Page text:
What Does Data Visualization Have to do with Bible Study?
We don’t normally associate the term “data” with holy texts. We see the Bible as a collection of stories. We see data as a collection of facts and figures. Therefore, data analysis concepts don’t come to mind when we set out to study a passage. Despite this modern mindset, data visualization is well suited to enhance our understanding of biblical stories.
Printed Bibles have included various types of data visualizations for centuries. In 1611, the King James Version was printed with detailed genealogical charts going from Adam to Jesus.
More than just a fancy illustration, it visualizes the relationships described across several passages, linking them in a way that makes disjointed, sleep-inducing passages easier to comprehend as a whole. Charts like this engage readers by conveying information in a more easily digestible format. My own experience visualizing Jesus’ ancestry bears out this conclusion. Given how people see genealogies as a snooze-fest, I was surprised when “Mapping God’s Bloodline” became the most widely popular visualization I have made.
Maps are by far the most common example of data visualization we see in Bibles today. Nearly every one of them has at least one map of the Holy Land and maps of Paul’s missionary journeys. Maps belong in this category because they are essentially a visual representation of biblical descriptions linked with numbers – points of latitude and longitude. Adding paths to the map conveys the element of time by indicating some sequence with arrows or annotations. Modern mapping tools can extend beyond the limitations of printed pages, enabling 3-D tours as we see in newer Bible software or animated maps giving a better sense of events through time.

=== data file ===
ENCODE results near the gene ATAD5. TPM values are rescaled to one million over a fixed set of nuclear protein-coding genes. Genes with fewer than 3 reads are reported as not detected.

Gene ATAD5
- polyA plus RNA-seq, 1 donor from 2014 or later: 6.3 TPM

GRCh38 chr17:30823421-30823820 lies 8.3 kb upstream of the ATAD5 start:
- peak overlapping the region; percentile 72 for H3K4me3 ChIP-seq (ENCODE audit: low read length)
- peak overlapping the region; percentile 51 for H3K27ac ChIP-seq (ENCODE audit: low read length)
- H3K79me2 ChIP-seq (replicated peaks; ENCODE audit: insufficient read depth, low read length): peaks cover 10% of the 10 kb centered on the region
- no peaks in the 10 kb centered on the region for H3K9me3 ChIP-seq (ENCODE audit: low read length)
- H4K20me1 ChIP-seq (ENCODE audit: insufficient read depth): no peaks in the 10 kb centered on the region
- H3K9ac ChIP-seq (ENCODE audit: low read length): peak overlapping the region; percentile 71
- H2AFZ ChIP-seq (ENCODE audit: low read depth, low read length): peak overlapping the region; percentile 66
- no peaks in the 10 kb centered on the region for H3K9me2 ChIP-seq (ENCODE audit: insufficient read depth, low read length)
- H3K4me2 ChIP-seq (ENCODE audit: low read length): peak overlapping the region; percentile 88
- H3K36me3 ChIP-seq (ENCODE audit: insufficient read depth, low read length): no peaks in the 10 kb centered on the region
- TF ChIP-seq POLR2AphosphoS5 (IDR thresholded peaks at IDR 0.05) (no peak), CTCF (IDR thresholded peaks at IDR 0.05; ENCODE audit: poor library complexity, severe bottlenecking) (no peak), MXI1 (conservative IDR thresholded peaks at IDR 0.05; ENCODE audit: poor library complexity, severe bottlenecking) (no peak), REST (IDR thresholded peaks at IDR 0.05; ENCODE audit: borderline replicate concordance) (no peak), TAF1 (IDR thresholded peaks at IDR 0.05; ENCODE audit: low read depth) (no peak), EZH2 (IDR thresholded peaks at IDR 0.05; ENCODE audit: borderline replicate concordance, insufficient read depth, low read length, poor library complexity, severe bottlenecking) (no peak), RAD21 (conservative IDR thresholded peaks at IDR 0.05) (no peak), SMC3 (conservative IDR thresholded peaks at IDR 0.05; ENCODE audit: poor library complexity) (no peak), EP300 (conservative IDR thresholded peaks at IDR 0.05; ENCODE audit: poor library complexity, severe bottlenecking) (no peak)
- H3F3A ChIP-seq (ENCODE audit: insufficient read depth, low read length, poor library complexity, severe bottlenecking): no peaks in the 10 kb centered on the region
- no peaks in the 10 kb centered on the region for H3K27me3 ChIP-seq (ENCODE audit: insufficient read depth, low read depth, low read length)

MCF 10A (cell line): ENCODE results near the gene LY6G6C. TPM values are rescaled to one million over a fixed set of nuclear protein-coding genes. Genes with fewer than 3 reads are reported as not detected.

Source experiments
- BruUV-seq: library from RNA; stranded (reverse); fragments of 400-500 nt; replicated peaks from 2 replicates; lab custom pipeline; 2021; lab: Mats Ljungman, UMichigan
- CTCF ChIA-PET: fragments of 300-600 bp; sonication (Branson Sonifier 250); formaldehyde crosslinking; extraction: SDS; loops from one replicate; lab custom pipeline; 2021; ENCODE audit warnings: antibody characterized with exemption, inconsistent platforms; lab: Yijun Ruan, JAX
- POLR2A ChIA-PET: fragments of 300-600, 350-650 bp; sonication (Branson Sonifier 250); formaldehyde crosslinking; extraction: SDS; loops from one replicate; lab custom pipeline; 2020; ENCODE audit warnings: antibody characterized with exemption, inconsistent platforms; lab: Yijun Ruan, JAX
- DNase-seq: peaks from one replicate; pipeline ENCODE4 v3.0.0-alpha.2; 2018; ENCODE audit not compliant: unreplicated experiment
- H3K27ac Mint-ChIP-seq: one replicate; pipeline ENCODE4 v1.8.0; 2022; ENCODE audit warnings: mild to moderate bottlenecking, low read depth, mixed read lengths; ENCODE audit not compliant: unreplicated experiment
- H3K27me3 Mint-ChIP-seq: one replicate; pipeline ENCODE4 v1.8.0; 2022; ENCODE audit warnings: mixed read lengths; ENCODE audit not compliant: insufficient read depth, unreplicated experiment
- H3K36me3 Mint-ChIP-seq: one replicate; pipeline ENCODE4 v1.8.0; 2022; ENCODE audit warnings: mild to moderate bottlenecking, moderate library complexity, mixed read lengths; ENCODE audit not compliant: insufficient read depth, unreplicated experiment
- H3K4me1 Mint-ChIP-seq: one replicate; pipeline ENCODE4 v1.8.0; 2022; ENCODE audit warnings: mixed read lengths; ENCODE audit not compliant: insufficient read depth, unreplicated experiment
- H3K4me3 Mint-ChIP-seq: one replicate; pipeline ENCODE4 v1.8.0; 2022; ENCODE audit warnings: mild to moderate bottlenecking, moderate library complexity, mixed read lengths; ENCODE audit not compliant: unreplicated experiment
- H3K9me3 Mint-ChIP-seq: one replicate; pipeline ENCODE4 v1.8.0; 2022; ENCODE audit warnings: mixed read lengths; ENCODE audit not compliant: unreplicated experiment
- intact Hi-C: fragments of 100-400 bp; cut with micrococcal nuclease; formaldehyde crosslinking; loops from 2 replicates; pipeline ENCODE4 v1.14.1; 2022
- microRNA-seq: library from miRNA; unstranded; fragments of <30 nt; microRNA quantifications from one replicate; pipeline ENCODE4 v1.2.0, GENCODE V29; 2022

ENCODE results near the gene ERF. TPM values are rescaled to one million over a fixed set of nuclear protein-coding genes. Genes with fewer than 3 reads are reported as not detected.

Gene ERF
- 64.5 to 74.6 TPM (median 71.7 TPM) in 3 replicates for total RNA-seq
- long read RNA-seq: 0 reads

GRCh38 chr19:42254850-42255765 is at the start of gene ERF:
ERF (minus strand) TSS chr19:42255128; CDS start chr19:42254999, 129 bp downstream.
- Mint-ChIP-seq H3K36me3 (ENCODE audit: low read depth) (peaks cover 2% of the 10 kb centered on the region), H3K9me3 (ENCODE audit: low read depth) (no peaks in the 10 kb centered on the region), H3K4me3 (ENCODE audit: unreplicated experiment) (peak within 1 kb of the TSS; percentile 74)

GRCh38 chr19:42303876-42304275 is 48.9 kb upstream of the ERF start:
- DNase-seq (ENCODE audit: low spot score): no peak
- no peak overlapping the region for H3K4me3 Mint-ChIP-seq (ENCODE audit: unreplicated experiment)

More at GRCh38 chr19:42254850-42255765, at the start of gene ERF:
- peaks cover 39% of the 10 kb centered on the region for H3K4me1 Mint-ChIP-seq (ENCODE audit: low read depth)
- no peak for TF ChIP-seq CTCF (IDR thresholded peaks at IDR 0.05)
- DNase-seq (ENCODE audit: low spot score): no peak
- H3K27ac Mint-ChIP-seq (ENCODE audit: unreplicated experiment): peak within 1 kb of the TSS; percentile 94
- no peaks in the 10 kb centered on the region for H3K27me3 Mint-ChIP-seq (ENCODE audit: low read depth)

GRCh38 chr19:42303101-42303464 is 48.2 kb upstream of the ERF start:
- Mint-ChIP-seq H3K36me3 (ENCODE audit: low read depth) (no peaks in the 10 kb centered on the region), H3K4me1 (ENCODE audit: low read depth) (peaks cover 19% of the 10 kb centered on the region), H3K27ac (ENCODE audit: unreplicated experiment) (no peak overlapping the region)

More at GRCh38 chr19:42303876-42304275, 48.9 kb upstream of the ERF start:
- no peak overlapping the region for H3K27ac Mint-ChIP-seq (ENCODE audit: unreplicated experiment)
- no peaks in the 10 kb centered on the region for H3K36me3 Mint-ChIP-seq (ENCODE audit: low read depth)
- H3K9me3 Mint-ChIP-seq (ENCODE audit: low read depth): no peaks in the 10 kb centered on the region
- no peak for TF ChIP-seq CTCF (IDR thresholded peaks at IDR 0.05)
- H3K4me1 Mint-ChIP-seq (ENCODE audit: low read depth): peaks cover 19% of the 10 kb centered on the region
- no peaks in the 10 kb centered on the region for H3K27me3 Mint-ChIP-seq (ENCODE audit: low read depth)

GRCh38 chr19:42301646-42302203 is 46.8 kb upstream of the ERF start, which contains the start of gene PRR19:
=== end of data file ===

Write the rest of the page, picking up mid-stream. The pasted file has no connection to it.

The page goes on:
Timelines aren’t something we normally see in the back of Bibles but they do appear elsewhere in the history of Christian scholarship. Adams’ Synchronological Chart is a classic example from 1871. Its size and detail might explain why you wouldn’t see it or anything like it in a mere appendix. Laying out the genealogies above on a time scale is how we arrive at most dates for events prior to Abraham. This is yet another way that data visualization aids our comprehension and study across many chapters and books.
Pastors and commentators have developed a tendency to point out how many times words or phrases are used in some passage to argue a point of emphasis. This exercise is essentially quantitative, lending itself to a range of other data visualizations. Simple bar charts would represent the word frequency in comparison to others. This makes it easier to see just how much that word is emphasized over others or convey a broader theme with a full list of frequently used words.
Now, connect this idea back to the things above. We can easily combine counts of mentions with place marks, points in time, or people and their ancestors. With interactive digital elements we can narrow down the study to selected topics of interest to keep each in a broader context. I envision inspiring students of scripture with images that engage their minds and lead to deeper study. In that vein, data visualizations should not be there to serve up easy answers – they should lead viewers to more interesting questions.